Tuesday, August 17, 2010

Yes, this is still Earth

So, way back when, I was walking up and down this street in Japan. I was looking for something (can't remember what, but then, I can't remember much of anything that happens, now that I've become a mom. Brain power: zero.) I was on this street, which was a covered shopping area about a block long. The cover high above was opaque but let through a filtered sunlight and had a pink tint to it, bathing the whole area in a pink light. Intermittently, there were brilliant green slats, and they broke up the rose colored world.

The shopping venues seemed like a carnival, with mylar Hello! Kitty balloons, everything available in all pastel choices, and playing be-bop happy music as I walked. Stores had designer clothing, raw fish with their eyes staring out at me, pachinko parlors, ceramic good luck cats with a single paw held up by the cats' faces in greeting. There was a little shrine in one alcove.

Teenagers squatted in clusters, low on their haunches, with spiky and wildly colored hair and skin tight jeans, smoking or playing jan ken po (rock paper scissors) competitively, and laughing raucous laughter--for Japanese people, who are generally pretty soft spoken.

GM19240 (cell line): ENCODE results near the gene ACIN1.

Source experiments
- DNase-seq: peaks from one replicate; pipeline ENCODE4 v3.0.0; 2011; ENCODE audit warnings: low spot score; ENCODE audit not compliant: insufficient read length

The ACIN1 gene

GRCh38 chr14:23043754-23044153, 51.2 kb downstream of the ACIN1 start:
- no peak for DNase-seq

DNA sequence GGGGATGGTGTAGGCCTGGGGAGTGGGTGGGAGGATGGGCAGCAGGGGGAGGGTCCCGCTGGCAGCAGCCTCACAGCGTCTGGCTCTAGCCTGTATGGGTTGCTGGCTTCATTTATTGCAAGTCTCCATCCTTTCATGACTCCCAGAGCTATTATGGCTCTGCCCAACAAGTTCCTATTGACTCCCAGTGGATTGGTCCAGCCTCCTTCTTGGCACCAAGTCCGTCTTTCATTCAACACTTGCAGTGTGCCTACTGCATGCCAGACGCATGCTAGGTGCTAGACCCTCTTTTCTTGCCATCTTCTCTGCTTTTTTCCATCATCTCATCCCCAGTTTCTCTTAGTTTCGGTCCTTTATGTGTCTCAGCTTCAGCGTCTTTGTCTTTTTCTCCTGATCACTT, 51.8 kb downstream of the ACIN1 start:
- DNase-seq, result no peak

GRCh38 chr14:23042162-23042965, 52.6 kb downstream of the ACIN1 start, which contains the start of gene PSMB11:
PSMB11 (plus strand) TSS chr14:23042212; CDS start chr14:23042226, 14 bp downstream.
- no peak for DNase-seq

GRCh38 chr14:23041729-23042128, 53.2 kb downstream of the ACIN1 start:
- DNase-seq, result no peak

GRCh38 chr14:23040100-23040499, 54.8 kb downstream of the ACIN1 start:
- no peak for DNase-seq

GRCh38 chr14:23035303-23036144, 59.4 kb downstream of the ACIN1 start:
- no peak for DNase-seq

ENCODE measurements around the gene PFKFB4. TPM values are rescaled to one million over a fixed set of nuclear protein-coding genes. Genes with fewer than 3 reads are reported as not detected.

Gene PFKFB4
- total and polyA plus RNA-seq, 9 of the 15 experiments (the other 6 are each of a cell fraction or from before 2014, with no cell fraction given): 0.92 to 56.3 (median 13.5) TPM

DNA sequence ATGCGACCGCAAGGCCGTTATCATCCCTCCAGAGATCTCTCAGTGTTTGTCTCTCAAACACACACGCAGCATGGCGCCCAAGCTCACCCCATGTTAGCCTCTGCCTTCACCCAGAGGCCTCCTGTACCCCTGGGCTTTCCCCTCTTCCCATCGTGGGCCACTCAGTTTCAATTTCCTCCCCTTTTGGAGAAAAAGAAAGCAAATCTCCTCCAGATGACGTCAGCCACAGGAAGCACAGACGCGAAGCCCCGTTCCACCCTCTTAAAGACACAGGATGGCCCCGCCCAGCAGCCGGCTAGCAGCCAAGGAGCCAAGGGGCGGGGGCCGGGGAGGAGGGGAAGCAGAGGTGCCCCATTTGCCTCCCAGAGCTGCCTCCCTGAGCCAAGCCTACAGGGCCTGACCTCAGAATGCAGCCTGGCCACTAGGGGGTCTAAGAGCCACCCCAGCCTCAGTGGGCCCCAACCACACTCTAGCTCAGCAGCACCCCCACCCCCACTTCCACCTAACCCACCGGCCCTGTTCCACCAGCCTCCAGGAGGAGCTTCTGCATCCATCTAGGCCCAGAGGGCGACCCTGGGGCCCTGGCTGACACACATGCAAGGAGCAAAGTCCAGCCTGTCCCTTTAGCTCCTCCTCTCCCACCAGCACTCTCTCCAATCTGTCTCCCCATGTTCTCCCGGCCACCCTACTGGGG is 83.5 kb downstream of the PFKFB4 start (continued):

One street vendor had a cart like a hot dog cart, and atop it in steaming tins of water floated white tubes and triangles and circles. They were spotted brown, like tortillas are. I didn't dare try them--and when they were lifted out with tongs, they instantly shrunk to about 2/3 their size. (Later I learned they were something like fish stick hot dogs, but I didn't find that out while I was in Japan, so I never got brave enough to try the magical shrinking geometry.)

Every few feet there were vending machines--with bottled beer, rice, batteries, beetles, cigarettes, huge bottles of Fanta soda pop, underwear, farm fresh eggs. You name it, it could be had from the vending machine.

The music piped in through the street's speakers switched to "He Ain't Heavy, He's My Brother." The place smelled of incense and fish and old rain.

It was so different from the dry, broad-sky place where I grew up. So far away, in so many ways. And beautiful and strange at once. I tried my best to take it all in, and I am sure there are a thousand details I can't recall, and maybe some I'm blending in from a different street, but it was a feeling and a place at the same time.

Beautiful and foreign and strange.

I can't wait to go back.

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